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I have a neurological disorder which causes me to have migraines if I look at a white computer screen. To combat this, I have put the following at the top of all of my Mathematica notebooks:

Background -> RGBColor[0.0, 0.0, 0.0],
FontColor -> RGBColor[1.0, 1.0, 1.0],
FontSize -> 16

This turns the background black and the letters white. However, Mathematica's built-in Syntax highlighting does not change. In order to read the Syntax Highlighing I have to manually go into:

In Edit -> Preferences -> Syntax Coloring -> Other:

  • Comments -> Megenta
  • Strings -> Light Yellow
  • Global -> Bright Blue

In Edit -> Preferences -> Syntax Coloring -> Local Variables;

  • The local variables of Module With -> Bright Green;
  • Function arguments and patter names -> Bright Green;
  • Variables made special by use in arguments -> Sky Blue;

The above commands permanently change the syntax highlighting. If possible, I would like to be able make the above changes in the Mathematica Notebook so that the changes only affect the notebook I am working in. So, my question is...

QUESTION: Rather than do the above steps manually, is there a command I can put at the top of the file that will make these changes for me?

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You can create a stylesheet with your preferred colors and then apply it to individual notebooks (or set it for all notebooks). See my answer here that should show you the way. There's no one-step solution; there's some effort involved, but it'll be one time. I personally do most of my Mathematica programming in vim, which allows me to use my favourite theme (it looks like this). – R. M. Apr 2 '13 at 17:05
I also once made a half-complete port of the solarized theme to a Mathematica stylesheet. The nice thing about solarized (there are a few others like this) is that you can keep the colors the same and simply switch the background from light to dark and it still looks good. You can try downloading that and changing the background colors and text to suit your needs (if that theme is to your tastes). If I find some time later today, I'll perhaps do that, if you haven't done so yourself by then. – R. M. Apr 2 '13 at 17:05
@rm-rf You have a very nice color scheme, it seems. I have played with the color schemes in WB, but my current one is not as nice. – Leonid Shifrin Apr 2 '13 at 17:09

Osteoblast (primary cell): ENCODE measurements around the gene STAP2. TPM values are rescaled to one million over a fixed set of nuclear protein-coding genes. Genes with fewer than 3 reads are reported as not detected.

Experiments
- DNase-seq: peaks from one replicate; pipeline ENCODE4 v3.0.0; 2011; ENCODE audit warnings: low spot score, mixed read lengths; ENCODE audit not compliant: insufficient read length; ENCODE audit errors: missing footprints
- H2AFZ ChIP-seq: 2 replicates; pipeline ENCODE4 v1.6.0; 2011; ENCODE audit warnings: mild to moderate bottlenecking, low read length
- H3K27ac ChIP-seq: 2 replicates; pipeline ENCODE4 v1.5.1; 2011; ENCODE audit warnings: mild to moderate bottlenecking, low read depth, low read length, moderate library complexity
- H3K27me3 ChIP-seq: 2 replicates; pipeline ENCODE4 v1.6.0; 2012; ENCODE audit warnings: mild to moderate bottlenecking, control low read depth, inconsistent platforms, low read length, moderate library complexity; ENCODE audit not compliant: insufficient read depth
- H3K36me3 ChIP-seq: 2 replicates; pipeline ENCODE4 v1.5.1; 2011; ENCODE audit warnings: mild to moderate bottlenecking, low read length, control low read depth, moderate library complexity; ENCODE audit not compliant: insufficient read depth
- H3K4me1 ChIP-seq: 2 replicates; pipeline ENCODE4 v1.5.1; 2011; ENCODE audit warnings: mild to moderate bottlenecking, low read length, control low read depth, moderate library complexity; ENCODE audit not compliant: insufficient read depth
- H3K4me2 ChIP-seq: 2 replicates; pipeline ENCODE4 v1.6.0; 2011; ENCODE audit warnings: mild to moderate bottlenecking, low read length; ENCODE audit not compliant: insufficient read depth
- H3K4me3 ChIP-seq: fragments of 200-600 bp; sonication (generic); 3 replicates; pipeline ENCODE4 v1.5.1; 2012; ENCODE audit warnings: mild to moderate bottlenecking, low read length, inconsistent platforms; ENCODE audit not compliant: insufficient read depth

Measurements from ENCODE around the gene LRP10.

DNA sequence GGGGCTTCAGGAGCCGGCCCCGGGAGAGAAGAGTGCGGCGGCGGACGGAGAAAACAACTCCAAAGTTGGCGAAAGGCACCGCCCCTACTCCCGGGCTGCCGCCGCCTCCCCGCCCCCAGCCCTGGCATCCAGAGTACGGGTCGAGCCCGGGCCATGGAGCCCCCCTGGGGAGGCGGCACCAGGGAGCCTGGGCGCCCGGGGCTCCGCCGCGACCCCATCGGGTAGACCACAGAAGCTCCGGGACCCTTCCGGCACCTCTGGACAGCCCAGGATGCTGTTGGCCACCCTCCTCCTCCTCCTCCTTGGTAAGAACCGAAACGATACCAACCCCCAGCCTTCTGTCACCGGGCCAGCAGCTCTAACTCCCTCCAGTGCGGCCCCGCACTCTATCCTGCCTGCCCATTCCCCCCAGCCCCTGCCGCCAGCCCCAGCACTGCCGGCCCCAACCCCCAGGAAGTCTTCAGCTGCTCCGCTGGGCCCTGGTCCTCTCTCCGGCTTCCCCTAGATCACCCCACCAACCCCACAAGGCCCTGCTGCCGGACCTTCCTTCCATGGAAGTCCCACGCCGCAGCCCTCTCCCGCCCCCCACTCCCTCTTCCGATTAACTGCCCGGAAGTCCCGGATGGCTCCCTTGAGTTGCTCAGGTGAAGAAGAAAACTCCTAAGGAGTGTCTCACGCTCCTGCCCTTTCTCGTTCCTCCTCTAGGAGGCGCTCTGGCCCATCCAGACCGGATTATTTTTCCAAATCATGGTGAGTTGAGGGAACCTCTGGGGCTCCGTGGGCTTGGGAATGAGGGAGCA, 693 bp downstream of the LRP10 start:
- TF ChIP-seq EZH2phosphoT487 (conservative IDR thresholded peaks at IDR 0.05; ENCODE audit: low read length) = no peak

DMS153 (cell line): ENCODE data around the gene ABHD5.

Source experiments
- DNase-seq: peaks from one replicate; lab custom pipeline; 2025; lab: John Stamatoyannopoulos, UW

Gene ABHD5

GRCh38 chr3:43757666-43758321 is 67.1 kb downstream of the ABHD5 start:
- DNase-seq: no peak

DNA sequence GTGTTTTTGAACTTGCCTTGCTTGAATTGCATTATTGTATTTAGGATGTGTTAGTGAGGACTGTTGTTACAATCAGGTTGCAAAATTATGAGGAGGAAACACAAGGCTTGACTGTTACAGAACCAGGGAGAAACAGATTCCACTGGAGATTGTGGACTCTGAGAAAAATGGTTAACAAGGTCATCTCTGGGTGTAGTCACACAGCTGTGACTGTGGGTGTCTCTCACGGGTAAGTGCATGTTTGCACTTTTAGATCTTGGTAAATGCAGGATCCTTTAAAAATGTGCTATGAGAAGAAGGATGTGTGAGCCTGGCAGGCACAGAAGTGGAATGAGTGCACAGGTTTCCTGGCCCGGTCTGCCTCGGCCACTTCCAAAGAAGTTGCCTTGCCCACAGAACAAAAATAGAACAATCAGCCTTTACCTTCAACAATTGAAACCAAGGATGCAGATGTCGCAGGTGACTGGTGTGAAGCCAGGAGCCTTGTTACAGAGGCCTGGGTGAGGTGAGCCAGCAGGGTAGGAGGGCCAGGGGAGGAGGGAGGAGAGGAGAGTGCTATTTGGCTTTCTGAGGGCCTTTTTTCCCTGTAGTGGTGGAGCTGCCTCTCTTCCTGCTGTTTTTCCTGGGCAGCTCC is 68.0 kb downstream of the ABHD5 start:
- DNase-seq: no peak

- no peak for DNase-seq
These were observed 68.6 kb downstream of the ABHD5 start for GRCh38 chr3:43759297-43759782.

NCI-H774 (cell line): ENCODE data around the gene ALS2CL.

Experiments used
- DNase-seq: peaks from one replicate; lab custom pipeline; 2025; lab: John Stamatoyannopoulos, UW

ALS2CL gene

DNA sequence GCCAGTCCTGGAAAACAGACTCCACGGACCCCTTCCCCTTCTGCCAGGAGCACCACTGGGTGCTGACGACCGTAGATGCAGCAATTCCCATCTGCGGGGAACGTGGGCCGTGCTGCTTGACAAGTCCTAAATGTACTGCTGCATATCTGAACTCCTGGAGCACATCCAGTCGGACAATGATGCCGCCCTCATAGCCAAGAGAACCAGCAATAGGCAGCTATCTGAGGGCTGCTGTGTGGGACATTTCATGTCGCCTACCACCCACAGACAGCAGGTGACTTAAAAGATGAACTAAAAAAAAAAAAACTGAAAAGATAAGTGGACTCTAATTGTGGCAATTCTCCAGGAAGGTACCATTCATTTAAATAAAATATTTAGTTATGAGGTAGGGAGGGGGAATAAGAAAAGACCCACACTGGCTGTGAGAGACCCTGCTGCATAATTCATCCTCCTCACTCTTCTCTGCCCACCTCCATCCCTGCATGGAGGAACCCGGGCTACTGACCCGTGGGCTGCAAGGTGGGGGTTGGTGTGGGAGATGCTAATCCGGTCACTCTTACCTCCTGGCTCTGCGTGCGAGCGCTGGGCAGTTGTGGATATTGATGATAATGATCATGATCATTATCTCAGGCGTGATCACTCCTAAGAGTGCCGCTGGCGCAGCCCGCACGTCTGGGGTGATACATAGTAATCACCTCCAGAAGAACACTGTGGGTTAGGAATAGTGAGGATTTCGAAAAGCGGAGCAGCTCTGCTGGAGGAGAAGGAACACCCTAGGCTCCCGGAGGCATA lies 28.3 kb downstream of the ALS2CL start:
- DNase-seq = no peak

@LeonidShifrin That's the solarized dark palette (it's available for WB too), but the vim syntax highlighting (which is up-to-date for system functions in v9.0.1) is my own plugin and so are the choice of colors. I have the same in WB too, if you want it I can export my settings (I'll have to figure out how first), but I'm not sure if I can export just the colorscheme alone (lest the rest overrides yours) – R. M. Apr 2 '13 at 17:13
@rm-rf If you could export those, that would be nice. You do it by File -> Export -> General -> Preferences. Don't worry about exporting color settings only - I am used to work with the settings file, so I can figure out the color part on my own and update my settings. There is no hurry with this, anyway. Thanks :). – Leonid Shifrin Apr 2 '13 at 17:17
up vote 15 down vote accepted

You can do this using the following code:

   {AutoStyleOptions, "UndefinedSymbolStyle"}] = {FontColor -> RGBColor[0.5`, 0.173`, 0.765`]}

More style options (other than "UndefinedSymbolStyle") that can be set are:

{"CommentStyle", "EmphasizedSyntaxErrorStyle", "ExcessArgumentStyle", 
"FormattingErrorStyle", "FunctionLocalVariableStyle", 
"FunctionNotebookStyle", "GlobalSymbolStyle", 
"GraphicsCompatibilityProblemStyle", "LocalScopeConflictStyle", 
"LocalVariableStyle", "MissingArgumentStyle", 
"MissingArgumentTemplateStyle", "MisspelledWordStyle", 
"NoKernelPresentStyle", "OrderOfEvaluationConflictStyle", 
"PatternVariableStyle", "StringStyle", "SymbolContextStyles", 
"SymbolShadowingStyle", "SyntaxErrorStyle", "UndefinedSymbolStyle", 
"UnknownOptionStyle", "UnwantedAssignmentStyle"}

You can check the current settings with:

Options[EvaluationNotebook[], AutoStyleOptions]
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